Background: Harvesting of rib as a source of cartilage can result in significant donor-site morbidity. In experienced hands, excellent results from using autologous rib cartilage are achievable for ear reconstruction, rhinoplasty, and otolaryngology. The authors report the morbidity associated with the harvest of costal cartilage in 42 patients who underwent ear reconstruction.
Methods: The notes were examined retrospectively and further data were collected with a questionnaire. Patients noted their experience of pain, clicking, and satisfaction with the donor site. Fifteen patients underwent additional clinical assessments of their donor scar and contour deformity using a standardized scale. Five donor sites were reconstructed with spare cartilage left over from carving the ear framework.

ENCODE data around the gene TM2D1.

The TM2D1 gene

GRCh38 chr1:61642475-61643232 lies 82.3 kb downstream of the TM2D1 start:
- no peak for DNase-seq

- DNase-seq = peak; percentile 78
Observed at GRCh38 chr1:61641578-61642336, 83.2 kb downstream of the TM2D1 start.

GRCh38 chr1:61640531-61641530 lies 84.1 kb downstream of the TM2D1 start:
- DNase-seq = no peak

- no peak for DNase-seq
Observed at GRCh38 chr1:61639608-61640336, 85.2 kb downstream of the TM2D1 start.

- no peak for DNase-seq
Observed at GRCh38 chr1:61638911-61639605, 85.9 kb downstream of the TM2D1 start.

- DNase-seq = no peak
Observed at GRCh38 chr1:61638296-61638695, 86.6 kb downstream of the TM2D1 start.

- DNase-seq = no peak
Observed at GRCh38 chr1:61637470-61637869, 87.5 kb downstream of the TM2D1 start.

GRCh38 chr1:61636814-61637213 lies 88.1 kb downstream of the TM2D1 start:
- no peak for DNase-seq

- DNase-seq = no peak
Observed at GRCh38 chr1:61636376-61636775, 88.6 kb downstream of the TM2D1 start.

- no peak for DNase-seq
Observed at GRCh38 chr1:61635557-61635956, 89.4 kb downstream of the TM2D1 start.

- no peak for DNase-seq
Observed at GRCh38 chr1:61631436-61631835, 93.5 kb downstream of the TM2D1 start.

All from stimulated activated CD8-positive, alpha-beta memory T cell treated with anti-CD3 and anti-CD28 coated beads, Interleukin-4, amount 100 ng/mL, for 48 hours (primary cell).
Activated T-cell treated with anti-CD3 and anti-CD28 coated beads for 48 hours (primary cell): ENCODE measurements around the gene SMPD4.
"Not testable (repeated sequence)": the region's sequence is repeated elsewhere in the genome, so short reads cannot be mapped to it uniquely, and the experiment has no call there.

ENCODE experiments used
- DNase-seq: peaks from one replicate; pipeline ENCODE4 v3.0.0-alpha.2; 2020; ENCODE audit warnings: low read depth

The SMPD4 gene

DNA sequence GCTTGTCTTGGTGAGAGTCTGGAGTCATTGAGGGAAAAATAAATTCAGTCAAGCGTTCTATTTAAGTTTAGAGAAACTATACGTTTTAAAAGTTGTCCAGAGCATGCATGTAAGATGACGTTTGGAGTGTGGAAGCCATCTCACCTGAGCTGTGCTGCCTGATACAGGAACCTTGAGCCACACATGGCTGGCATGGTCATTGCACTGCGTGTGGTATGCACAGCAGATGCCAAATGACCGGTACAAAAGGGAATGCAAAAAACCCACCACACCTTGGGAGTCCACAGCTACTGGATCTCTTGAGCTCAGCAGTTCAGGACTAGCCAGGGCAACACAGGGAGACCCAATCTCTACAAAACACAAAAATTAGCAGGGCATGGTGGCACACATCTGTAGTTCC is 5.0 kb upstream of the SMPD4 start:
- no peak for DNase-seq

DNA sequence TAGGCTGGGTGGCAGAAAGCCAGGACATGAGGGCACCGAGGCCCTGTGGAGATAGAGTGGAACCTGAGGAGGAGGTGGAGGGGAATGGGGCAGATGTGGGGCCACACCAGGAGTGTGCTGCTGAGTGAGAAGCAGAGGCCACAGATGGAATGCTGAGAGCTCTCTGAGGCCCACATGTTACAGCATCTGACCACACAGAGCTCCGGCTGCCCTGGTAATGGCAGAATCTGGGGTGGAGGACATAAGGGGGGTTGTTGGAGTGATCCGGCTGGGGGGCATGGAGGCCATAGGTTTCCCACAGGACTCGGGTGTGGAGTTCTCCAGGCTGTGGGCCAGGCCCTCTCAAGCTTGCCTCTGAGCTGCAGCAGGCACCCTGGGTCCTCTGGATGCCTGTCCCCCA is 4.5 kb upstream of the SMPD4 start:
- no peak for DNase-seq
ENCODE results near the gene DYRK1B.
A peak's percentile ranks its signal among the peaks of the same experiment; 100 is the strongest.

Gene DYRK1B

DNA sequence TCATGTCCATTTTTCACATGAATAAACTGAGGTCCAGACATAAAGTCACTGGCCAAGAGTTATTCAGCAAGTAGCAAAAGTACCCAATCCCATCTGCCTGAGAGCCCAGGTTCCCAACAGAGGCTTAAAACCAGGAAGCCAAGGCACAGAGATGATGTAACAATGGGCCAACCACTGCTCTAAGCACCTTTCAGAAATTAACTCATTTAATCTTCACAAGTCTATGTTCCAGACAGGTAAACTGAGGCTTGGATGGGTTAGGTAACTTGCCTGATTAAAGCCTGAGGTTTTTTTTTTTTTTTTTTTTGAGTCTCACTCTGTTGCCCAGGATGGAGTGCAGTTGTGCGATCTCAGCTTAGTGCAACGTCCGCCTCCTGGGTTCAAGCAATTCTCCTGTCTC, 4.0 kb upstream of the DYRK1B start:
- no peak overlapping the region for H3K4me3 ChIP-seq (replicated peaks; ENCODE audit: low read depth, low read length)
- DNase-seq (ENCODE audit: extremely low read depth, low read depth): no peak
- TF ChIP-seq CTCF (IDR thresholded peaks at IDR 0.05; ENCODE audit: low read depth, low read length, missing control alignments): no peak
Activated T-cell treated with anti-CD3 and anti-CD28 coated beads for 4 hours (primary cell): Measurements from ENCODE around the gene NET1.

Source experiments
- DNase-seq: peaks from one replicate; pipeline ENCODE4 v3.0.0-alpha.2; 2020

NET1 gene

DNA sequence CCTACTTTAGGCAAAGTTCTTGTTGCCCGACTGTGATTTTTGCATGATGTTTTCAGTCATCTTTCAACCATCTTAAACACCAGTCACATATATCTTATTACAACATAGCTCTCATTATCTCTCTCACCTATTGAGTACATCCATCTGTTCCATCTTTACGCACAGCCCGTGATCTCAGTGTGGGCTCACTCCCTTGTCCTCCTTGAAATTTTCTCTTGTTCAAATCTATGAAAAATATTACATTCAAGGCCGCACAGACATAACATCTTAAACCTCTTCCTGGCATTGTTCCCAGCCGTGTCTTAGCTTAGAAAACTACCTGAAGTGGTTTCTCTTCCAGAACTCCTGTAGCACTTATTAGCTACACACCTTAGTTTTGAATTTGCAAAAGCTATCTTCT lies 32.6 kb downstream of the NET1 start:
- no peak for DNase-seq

Results: The results showed that pain and clicking of the chest wall represented the commonest complaints. These peaked in the first week after surgery and diminished slowly over 3 months. The donor-site scar and deformity were acceptable to most patients. There was an improvement in the contour deformity of the chest wall harvest site in the five patients who underwent reconstruction of their donor site.
Conclusions: To improve the outcome for patients undergoing cartilage harvest, efforts must be made to further reduce pain and donor-site morbidity. Reconstruction of the donor site with spare cartilage should be attempted where possible to improve the contour defect of the donor site. Refinements in the methods of cartilage harvest or donor-site reconstruction may achieve this in the future.